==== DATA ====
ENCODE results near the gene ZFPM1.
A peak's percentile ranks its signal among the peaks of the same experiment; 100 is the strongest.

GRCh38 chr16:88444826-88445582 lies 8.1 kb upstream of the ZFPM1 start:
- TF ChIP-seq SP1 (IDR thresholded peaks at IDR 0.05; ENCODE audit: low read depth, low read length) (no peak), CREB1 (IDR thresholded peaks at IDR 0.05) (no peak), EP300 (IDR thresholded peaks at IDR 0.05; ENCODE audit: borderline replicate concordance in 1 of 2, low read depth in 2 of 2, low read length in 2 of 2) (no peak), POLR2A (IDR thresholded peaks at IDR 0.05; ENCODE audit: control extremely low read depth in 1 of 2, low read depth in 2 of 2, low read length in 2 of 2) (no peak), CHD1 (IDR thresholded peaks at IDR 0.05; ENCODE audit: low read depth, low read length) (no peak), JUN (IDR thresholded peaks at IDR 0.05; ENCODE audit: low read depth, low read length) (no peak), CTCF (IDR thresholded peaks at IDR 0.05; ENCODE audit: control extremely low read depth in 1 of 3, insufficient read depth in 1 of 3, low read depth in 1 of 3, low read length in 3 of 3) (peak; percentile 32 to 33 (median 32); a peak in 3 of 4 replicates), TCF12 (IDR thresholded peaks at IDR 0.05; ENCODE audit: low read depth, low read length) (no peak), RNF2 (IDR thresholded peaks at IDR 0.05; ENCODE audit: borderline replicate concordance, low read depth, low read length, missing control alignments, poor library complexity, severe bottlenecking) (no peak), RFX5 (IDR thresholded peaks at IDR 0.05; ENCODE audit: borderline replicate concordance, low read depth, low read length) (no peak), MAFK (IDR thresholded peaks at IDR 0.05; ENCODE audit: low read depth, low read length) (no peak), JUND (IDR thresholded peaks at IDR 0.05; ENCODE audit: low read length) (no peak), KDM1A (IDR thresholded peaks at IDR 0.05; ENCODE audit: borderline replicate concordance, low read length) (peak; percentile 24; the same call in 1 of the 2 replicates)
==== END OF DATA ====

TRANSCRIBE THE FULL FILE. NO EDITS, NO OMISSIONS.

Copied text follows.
ENCODE results near the gene ZFPM1.
A peak's percentile ranks its signal among the peaks of the same experiment; 100 is the strongest.

GRCh38 chr16:88444826-88445582 lies 8.1 kb upstream of the ZFPM1 start:
- TF ChIP-seq SP1 (IDR thresholded peaks at IDR 0.05; ENCODE audit: low read depth, low read length) (no peak), CREB1 (IDR thresholded peaks at IDR 0.05) (no peak), EP300 (IDR thresholded peaks at IDR 0.05; ENCODE audit: borderline replicate concordance in 1 of 2, low read depth in 2 of 2, low read length in 2 of 2) (no peak), POLR2A (IDR thresholded peaks at IDR 0.05; ENCODE audit: control extremely low read depth in 1 of 2, low read depth in 2 of 2, low read length in 2 of 2) (no peak), CHD1 (IDR thresholded peaks at IDR 0.05; ENCODE audit: low read depth, low read length) (no peak), JUN (IDR thresholded peaks at IDR 0.05; ENCODE audit: low read depth, low read length) (no peak), CTCF (IDR thresholded peaks at IDR 0.05; ENCODE audit: control extremely low read depth in 1 of 3, insufficient read depth in 1 of 3, low read depth in 1 of 3, low read length in 3 of 3) (peak; percentile 32 to 33 (median 32); a peak in 3 of 4 replicates), TCF12 (IDR thresholded peaks at IDR 0.05; ENCODE audit: low read depth, low read length) (no peak), RNF2 (IDR thresholded peaks at IDR 0.05; ENCODE audit: borderline replicate concordance, low read depth, low read length, missing control alignments, poor library complexity, severe bottlenecking) (no peak), RFX5 (IDR thresholded peaks at IDR 0.05; ENCODE audit: borderline replicate concordance, low read depth, low read length) (no peak), MAFK (IDR thresholded peaks at IDR 0.05; ENCODE audit: low read depth, low read length) (no peak), JUND (IDR thresholded peaks at IDR 0.05; ENCODE audit: low read length) (no peak), KDM1A (IDR thresholded peaks at IDR 0.05; ENCODE audit: borderline replicate concordance, low read length) (peak; percentile 24; the same call in 1 of the 2 replicates)